The Light from the TV Shows: “We’re Back, Baby” – Attempts at Reviving Old TV Series

Tonight marks the return of “Dallas” to the airwaves, with TNT offering viewers a look at the latest generation of Ewings while also giving original cast members Larry Hagman, Patrick Duffy, and Linda Gray an opportunity to get in on the fun. For what it’s worth, I quite enjoyed the pilot, but I’ll freely admit that the only reason that I was interested in revisiting Southfork Ranch in 2012 was because of those original cast members.

No matter how brilliantly or badly they turn out, I’ve always been a sucker for TV series revivals, be it as a “next generation” sort of series like this one or as a reunion movie, so I thought I’d throw together a list of some of my favorites for your reading enjoyment. The only caveats: I’m not counting occasions when a series jumped to the big screen, i.e. the not-very-good theatrical “Get Smart” movie, “The Nude Bomb,” nor am I including animated series in the mix…although if I did, you can bet the animated “Star Trek” series would be at the top of my list.

Okay, let’s roll…

90210 (2008-present)

When The CW first kicked off its return to West Beverly High School, the burning questions from virtually every TV critic who covered the series involved which of the original cast members would be returning. In the end, Jennie Garth (Kelly), Shannen Doherty (Brenda), Tori Spelling (Donna), Ann Gillespie (Jackie Taylor, Kelly’s mom), and Joe E. Tata (Nat, the proprietor of the Peach Pit) all ended up making it back to the familiar zip code for an episode or two, generally proving to be the most entertaining parts of those particular episodes. Since the show’s gone all new-school, though, I can’t be bothered to keep up with it.

Homicide: The Movie (2000)

This feels like a bit of a cheat, since it wasn’t so much a revival of an old series as it was an attempt to wrap up plot threads that had been left dangling when “Homicide: Life on the Street” departed the airwaves the year before. With that said, however, it still technically falls within the realm of a reunion film, and it’s one of the best ones you’re likely to find, so that’s why it’s here.

Hey, Hey, It’s the Monkees (1997)

I always thought that the concept of this film, which posited that the Monkees continued to live together even after their series was cancelled, was an extremely clever one. I just wish the band’s reunion album, Justus, had been even half as enjoyable.

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The Light from the TV Shows: TV-DVD Releases You May Have Missed

God, I miss television. You’d think that, as the writer of a weekly TV column, I’d have all the time in the world to just kick back and watch the boob tube to my heart’s content, but that’s never quite how it seems to work out. Indeed, if anything, I watch less TV now that I’ve got my own TV column that I ever did before I got the column. There just aren’t enough hours in the day anymore to indulge in all of the small-screen scrumptiousness that I’d like…and, unfortunately, that also includes the wide variety of TV-DVDs that I get in to review. This seemed like as a good a time as any, then, to take a quick look at some of the more interesting sets that I’ve had piling up around my desk recently. It’s a pretty diverse bunch, to be sure, but since when is there anything wrong with a bit of variety?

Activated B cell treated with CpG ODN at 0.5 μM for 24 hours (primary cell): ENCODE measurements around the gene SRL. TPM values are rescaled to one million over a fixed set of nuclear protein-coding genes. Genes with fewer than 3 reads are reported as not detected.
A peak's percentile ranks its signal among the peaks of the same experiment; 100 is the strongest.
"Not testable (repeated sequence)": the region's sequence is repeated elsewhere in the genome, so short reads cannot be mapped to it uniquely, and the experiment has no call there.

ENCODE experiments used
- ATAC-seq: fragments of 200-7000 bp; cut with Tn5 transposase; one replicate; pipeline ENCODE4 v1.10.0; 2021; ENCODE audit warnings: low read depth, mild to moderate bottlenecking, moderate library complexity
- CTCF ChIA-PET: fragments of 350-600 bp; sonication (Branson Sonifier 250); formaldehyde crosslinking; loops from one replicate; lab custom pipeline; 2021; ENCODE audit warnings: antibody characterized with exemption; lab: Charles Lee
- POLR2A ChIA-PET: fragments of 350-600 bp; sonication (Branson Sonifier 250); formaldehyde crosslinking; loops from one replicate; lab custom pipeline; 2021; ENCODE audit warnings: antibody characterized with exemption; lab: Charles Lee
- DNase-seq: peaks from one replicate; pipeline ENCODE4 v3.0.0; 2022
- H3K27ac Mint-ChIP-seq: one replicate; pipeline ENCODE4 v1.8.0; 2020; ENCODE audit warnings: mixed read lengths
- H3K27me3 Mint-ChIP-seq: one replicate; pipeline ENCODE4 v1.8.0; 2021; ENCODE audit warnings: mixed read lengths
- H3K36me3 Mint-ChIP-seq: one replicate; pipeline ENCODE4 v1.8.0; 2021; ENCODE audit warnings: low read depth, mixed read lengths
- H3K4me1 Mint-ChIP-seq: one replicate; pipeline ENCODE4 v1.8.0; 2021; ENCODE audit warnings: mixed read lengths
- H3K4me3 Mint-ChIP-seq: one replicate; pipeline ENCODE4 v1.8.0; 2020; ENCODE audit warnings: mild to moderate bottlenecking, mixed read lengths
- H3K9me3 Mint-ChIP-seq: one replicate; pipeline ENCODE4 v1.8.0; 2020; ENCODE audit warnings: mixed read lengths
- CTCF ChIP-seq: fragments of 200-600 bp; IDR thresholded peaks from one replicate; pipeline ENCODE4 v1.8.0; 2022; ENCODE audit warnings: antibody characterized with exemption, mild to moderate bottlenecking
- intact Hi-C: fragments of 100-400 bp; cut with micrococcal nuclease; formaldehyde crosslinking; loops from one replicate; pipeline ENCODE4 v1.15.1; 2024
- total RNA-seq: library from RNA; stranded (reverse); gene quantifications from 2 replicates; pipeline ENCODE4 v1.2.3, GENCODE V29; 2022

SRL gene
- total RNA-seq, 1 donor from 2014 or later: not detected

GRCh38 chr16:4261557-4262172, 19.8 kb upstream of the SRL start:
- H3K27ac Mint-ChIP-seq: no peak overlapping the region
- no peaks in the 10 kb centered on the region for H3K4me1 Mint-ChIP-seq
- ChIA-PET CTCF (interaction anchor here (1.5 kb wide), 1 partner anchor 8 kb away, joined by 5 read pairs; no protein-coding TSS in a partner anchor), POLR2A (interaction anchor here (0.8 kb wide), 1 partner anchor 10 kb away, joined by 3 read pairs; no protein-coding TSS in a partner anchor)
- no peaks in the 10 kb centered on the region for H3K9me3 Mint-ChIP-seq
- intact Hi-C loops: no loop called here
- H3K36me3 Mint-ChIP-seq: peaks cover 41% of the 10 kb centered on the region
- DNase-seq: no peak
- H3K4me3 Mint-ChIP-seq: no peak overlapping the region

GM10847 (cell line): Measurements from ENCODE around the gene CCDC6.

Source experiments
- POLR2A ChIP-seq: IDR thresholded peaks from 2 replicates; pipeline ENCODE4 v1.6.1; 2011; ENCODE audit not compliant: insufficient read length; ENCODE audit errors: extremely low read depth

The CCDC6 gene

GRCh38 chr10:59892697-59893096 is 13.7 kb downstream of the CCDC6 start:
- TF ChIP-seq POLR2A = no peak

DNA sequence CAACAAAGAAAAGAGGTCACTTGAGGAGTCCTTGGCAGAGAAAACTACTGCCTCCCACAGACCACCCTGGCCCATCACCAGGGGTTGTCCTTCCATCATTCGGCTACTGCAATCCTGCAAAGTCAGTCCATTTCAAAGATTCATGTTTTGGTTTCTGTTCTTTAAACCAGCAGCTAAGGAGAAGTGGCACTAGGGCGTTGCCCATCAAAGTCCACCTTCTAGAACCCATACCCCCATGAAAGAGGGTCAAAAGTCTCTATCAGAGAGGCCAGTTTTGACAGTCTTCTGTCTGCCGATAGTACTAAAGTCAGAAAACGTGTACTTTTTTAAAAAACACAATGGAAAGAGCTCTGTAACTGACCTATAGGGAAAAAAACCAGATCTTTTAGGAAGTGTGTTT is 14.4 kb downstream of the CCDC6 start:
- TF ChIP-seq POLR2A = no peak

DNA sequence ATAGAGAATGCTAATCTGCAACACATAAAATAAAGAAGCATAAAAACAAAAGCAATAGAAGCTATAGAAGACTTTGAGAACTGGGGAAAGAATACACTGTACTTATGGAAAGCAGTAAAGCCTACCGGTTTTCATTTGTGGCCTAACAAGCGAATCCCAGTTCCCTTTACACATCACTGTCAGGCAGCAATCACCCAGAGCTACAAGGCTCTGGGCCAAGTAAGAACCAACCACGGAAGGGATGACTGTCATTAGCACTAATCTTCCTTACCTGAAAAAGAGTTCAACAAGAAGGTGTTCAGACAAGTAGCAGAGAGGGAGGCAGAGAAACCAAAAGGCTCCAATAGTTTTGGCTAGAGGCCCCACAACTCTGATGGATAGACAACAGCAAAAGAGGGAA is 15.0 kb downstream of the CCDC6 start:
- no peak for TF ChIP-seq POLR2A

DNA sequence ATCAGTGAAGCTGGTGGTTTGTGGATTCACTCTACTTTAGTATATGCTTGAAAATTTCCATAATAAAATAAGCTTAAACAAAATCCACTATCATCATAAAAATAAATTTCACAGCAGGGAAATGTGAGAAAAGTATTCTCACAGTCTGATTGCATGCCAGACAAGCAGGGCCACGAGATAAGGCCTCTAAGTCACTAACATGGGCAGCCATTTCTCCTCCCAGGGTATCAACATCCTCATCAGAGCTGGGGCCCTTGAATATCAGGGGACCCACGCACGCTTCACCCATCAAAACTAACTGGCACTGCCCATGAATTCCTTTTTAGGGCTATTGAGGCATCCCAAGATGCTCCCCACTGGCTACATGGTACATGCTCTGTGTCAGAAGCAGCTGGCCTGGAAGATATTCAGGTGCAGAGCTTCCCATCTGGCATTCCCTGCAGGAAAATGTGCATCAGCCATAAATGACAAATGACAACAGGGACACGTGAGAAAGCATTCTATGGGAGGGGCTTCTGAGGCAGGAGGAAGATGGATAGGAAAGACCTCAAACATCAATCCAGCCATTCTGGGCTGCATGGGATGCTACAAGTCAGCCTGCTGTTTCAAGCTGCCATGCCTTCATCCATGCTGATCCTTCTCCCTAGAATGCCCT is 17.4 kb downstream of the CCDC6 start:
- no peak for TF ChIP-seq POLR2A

Borgia: Season One: No, not “The Borgias,” although the subject matter is quite obviously similar. This is actually a series by Tom Fontana, best known for his work on such TV classics as St. Elsewhere, Homicide, and Oz, done for the French network Canal+ in 2011. Although it’s only just now come to DVD, Netflix subscribers actually had the option to enjoy the series online starting late last year. If you enjoy a good historical drama, this’ll do the trick nicely.

The Courtship of Eddie’s Father: The Complete First Season: “People, let me tell ya ’bout my best friend…” So went the opening lines of Harry Nilsson’s classic theme song, which I can still sing in its entirety when pressed. I wouldn’t go so far as to say that it’s held up 100% from its original late ’60s / early ’70s run, but Bill Bixby is one of those guys who I always wanted to be my uncle, he was always so darned affable onscreen, and as an adult I can definitely appreciate his storylines far better than I could back when I was still part of the under-10 set. (I was obviously far more partial to Brandon Cruz’s work at the time I originally watched it.)

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